Today’s noon recitalists in the RBA were Andrew Haji and Liz Upchurch. We had been promised Britten’s Serenade but an absence of non-knackered horn players due to the COC’s Götterdämmerung run scuppered that and instead we got a very varied program of songs and arias on the theme of love and its travails. Four Brahms songs kicked things off and produced some very fine lieder singing. Beautiful throughout with fine phrasing, characterisation and diction there was more. The final “wonnewoll” of Wie bist du, meine Königin was a thing of floaty beauty and there was a real sense of ecstasy in Mein Liebe ist grün.
Late notice I guess but Adrianne Pieczonka and Rachel Andrist are performing Schubert’s Winterreise at Mazzoleni Hall this afternoon. It’s sold out anyway. Later, at 7.30pm, UoT Early Music is presenting a concert version of Purcell’s Fairy Queen in Trinity College Chapel. Tomorrow at the relatively unusual time of 5.30pm the members of the Ensemble Studio will be competing for the Quilico awards. That’s in the RBA and free. Also in the RBA, at noon on Tuesday, you can catch Andrew Haji singing a very varied Valentine’s Day program. Then on Thursday, same time, same place, Elena Tsallagova, Pamina in the COC’s current Magic Flute, presents a Russian and French program. The Magic Flute and Götterdämmerung continue at the COC.
Last night I saw the alternate cast of the COC’s Magic Flute. Owen McCausland swaps First Armed Man for Tamino with Andrew Haji, Kirsten MacKinnon comes in as Pamina, Phillip Addis is Papageno and Matt Boehler is Sarastro. The changes don’t really affect things much at all. All the new faces are very good. MacKinnon is a very perky Pamina which works well with Addis who has maybe a bit more of the “cheeky chappy” than Hopkins. Fans of Owen McCausland and Andrew Haji will see exactly the differences in timbre and vocal technique one would expect but the interpretation is pretty much the same. Overall, I would say that someone not very familiar with these singers would scarcely notice any differences. What I did notice is how much better this production looks from Ring 3 than from the Orchestra. Getting something of a “plan view” makes the antics during the overture look less cluttered and frantic and the trials scene is much more effective. And the sound is better too.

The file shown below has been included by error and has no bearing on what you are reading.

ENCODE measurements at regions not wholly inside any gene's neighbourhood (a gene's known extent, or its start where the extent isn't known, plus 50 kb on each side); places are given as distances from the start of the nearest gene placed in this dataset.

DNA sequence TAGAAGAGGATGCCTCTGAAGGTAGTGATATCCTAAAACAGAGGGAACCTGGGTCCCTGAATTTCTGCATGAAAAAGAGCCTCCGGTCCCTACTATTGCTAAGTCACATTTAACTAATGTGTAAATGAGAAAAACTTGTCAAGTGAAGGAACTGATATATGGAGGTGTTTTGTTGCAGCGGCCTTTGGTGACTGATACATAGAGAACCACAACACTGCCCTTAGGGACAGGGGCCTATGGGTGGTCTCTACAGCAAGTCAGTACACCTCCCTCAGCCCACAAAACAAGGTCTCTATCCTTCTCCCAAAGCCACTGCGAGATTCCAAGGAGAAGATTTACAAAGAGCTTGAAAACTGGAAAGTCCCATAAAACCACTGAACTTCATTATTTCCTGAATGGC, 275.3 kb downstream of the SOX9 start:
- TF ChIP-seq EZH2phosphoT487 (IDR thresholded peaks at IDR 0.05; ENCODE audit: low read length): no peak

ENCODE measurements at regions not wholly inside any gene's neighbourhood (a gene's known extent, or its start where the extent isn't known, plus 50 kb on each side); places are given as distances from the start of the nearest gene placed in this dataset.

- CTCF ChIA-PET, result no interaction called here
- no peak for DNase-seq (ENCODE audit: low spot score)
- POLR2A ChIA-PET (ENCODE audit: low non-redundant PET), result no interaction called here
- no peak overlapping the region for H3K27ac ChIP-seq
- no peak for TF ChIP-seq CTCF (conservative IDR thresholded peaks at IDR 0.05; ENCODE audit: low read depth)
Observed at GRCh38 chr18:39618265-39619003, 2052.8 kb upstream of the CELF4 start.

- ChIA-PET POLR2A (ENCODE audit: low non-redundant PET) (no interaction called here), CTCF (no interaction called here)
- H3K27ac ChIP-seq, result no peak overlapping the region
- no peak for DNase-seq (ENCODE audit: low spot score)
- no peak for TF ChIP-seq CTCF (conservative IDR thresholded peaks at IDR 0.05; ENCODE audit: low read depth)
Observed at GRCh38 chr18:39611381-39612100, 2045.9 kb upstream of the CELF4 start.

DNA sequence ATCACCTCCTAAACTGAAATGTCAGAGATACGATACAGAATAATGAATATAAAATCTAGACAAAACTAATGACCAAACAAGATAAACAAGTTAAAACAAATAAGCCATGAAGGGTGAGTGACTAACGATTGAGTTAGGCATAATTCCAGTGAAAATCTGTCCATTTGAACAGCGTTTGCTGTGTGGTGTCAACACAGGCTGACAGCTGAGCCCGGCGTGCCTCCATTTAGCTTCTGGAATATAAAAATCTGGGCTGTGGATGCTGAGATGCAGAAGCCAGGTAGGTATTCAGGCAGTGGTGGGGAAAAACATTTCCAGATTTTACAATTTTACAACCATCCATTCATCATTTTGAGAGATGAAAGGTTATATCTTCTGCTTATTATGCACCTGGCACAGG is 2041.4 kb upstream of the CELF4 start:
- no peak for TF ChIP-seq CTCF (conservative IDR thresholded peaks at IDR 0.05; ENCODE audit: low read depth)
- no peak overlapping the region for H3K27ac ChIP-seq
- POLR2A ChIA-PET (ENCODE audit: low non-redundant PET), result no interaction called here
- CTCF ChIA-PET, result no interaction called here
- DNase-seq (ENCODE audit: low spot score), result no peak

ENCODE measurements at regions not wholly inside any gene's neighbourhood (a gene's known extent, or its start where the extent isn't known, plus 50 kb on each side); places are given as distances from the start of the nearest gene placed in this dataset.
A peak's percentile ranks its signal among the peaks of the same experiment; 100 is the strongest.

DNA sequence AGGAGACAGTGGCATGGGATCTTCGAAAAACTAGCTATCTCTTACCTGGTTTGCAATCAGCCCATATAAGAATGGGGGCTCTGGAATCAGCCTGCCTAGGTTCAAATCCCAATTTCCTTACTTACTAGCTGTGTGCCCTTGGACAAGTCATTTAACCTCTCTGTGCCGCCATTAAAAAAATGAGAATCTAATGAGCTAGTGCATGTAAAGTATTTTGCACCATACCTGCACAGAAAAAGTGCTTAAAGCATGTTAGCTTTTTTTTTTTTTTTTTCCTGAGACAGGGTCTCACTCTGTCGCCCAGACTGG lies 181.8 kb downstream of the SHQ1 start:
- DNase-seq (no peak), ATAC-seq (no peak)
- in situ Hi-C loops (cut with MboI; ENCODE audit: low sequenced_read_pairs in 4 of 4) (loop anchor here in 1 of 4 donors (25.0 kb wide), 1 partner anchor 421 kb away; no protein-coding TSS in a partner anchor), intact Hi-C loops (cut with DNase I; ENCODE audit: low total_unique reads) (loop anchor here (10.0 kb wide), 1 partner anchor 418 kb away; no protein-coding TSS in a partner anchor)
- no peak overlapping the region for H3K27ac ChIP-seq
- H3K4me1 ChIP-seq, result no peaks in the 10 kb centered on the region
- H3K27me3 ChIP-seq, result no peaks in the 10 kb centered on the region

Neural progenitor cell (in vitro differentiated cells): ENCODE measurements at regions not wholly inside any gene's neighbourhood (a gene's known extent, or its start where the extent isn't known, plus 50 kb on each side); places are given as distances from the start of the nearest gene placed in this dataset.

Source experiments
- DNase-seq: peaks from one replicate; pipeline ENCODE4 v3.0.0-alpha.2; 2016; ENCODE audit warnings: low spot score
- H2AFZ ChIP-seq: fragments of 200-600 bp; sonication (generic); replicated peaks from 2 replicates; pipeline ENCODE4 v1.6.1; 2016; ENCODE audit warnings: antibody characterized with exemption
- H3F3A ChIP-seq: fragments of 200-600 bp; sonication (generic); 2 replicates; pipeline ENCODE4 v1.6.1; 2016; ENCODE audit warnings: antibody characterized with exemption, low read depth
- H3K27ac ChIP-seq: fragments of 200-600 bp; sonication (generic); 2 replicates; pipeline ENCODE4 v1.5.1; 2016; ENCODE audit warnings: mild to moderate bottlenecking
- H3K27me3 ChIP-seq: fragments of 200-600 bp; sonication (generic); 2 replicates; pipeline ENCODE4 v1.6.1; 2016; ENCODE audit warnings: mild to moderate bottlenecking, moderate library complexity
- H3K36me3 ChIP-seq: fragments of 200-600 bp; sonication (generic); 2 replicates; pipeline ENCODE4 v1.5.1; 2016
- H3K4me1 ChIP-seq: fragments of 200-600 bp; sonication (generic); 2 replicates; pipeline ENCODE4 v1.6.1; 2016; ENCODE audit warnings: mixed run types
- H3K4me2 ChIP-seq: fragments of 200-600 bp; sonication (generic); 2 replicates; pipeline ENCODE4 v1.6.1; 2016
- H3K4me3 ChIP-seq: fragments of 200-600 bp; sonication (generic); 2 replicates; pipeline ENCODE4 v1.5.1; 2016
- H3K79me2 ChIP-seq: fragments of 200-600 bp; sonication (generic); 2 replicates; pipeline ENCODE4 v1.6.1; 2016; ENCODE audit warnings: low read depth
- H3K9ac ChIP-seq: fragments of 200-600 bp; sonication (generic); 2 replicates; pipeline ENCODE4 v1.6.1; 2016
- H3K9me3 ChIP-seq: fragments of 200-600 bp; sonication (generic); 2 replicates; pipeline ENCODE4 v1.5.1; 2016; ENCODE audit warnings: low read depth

Last night saw the first performance of this season’s run of Mozart’s Die Zauberflöte at the COC. It’s a revival of the Diane Paulus 2011 production with Ashlie Corcoran as revival director. It has a “theatre within a theatre” overlay in Act 1; it’s supposed to be an aristocratic birthday party for Pamina where the guests perform the opera, which mysteriously disappears in Act 2 though it makes an odd reprise right at the end where all the characters appear to perform a country dance. Strip that element out and it’s a workmanlike Flute with nothing much to say but some pretty visuals. The animals are cute and the trials scene is rather well done. There is one notable change from 2011. Pamina’s lurid pink Disney princess outfit is gone, replaced by something Regencyish and far less jarring.
The Royal Conservatory announced the concert line up for the 2016/17 season last night. As usual it’s a very eclectic mix with over 100 concerts in a rather staggering variety of genres. The one loose them is the Canada Sesquicentennial with 70% or so of the line up having some CanCon. Here are the highlights for the classical vocal music fan.
Koerner Hall will feature recitals by Deb Voigt (November 11th) and Natalie Dessay (May 2nd) plus Phillippe Jaroussky with Les Violins du Roy (April 13th).
The GGS fall opera is Viardot’s Cendrillon with Peter Tiefenbach as music director in Mazzoleni Hall (November 18th and 19th). The big spring production, at Koerner, will be Piccini’s La Cecchina with Les Dala conducting (March 15th and 17th). No word on directors yet. There’s also the GGS Vocal Showcase in Mazzoleni Hall on February 4th.
Ensemble Studio tenors, like saints’ noses, only seem to come in multipacks these days. There are four of them until the end of the season and today they were all on show in the RBA. It was clearly a popular move as the good folks were lined up outside almost to Richmond Street before the doors opened and they didn’t all get in. Maybe it was the beards. Are bearded tenors the new black? The program was fairly predictable. Andrew Haji , Jean-Philippe Fortier-Lazure and Aaron Sheppard each gave us a well known and popular aria, with two from Charles Sy, before we got to the inevitable arrangements for four voices of three Neapolitan songs and, of course, the encores.
At Walter Hall last night to see the Faculty Artists Ensemble with Megan Quick and Andrew Haji conducted by Uri Mayer perform the chamber versions of Das Lied der Waldtaube from Schoenberg’s Gurrelieder and Mahler’s Das Lied von der Erde in the Schoenberg arrangement. The main reason for going was to get as chance to hear Megan in something more substantial than the things I’ve seen her in with UoT Opera. Plus, a chance to hear Andrew is always very welcome.
The orchestration for both these pieces may be chamber scale but it’s heavy on the winds and it takes a fair bit of power to deal with that in a space like Walter Hall. It was clear in Das Lied der Waldtaube that Megan has that. Her instrument is a rich, darkish mezzo with significant beauty of tone and she has great control. If I were to be picky, I’d say she has a tendency to focus on producing beautiful sounds at the expense of the text to some extent but I’d say that about a lot of successful singers. It’s a matter of taste and maybe something she will feel differently about after a spell with the Ensemble Studio. The basics are there for sure and the piece left me wanting to listen to Gurrelieder in full again. It’s been a long time. Continue reading →